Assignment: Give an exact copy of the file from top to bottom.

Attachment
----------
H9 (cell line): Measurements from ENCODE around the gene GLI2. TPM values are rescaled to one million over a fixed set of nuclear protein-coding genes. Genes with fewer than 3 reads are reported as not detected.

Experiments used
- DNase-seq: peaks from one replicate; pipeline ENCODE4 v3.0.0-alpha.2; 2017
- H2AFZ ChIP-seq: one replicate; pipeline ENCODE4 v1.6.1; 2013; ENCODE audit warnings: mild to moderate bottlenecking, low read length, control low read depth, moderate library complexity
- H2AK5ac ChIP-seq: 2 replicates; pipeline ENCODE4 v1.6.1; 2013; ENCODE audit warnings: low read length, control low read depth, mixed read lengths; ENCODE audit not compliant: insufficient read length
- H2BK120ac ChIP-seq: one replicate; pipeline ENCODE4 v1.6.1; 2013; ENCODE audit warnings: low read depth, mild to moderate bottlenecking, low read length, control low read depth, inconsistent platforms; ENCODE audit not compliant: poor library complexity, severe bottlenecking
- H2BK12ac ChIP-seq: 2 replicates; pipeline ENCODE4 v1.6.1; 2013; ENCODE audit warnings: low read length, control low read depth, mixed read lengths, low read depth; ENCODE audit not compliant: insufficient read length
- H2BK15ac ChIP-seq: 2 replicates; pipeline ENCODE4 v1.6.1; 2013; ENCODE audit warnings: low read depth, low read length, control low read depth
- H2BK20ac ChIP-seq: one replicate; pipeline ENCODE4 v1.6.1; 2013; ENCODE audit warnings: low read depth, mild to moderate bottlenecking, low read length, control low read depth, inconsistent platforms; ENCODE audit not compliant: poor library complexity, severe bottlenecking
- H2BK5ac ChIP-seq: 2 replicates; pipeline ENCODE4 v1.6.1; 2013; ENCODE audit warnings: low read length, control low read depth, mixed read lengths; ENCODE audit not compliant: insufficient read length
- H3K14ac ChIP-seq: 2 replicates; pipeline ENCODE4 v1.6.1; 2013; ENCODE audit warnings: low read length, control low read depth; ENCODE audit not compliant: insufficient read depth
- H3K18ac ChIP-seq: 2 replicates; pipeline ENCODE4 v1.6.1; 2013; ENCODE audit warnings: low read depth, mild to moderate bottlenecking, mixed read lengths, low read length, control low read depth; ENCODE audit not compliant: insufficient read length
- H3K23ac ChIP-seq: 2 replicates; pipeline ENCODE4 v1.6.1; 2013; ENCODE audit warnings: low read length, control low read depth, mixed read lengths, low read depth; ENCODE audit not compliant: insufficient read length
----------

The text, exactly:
H9 (cell line): Measurements from ENCODE around the gene GLI2. TPM values are rescaled to one million over a fixed set of nuclear protein-coding genes. Genes with fewer than 3 reads are reported as not detected.

Experiments used
- DNase-seq: peaks from one replicate; pipeline ENCODE4 v3.0.0-alpha.2; 2017
- H2AFZ ChIP-seq: one replicate; pipeline ENCODE4 v1.6.1; 2013; ENCODE audit warnings: mild to moderate bottlenecking, low read length, control low read depth, moderate library complexity
- H2AK5ac ChIP-seq: 2 replicates; pipeline ENCODE4 v1.6.1; 2013; ENCODE audit warnings: low read length, control low read depth, mixed read lengths; ENCODE audit not compliant: insufficient read length
- H2BK120ac ChIP-seq: one replicate; pipeline ENCODE4 v1.6.1; 2013; ENCODE audit warnings: low read depth, mild to moderate bottlenecking, low read length, control low read depth, inconsistent platforms; ENCODE audit not compliant: poor library complexity, severe bottlenecking
- H2BK12ac ChIP-seq: 2 replicates; pipeline ENCODE4 v1.6.1; 2013; ENCODE audit warnings: low read length, control low read depth, mixed read lengths, low read depth; ENCODE audit not compliant: insufficient read length
- H2BK15ac ChIP-seq: 2 replicates; pipeline ENCODE4 v1.6.1; 2013; ENCODE audit warnings: low read depth, low read length, control low read depth
- H2BK20ac ChIP-seq: one replicate; pipeline ENCODE4 v1.6.1; 2013; ENCODE audit warnings: low read depth, mild to moderate bottlenecking, low read length, control low read depth, inconsistent platforms; ENCODE audit not compliant: poor library complexity, severe bottlenecking
- H2BK5ac ChIP-seq: 2 replicates; pipeline ENCODE4 v1.6.1; 2013; ENCODE audit warnings: low read length, control low read depth, mixed read lengths; ENCODE audit not compliant: insufficient read length
- H3K14ac ChIP-seq: 2 replicates; pipeline ENCODE4 v1.6.1; 2013; ENCODE audit warnings: low read length, control low read depth; ENCODE audit not compliant: insufficient read depth
- H3K18ac ChIP-seq: 2 replicates; pipeline ENCODE4 v1.6.1; 2013; ENCODE audit warnings: low read depth, mild to moderate bottlenecking, mixed read lengths, low read length, control low read depth; ENCODE audit not compliant: insufficient read length
- H3K23ac ChIP-seq: 2 replicates; pipeline ENCODE4 v1.6.1; 2013; ENCODE audit warnings: low read length, control low read depth, mixed read lengths, low read depth; ENCODE audit not compliant: insufficient read length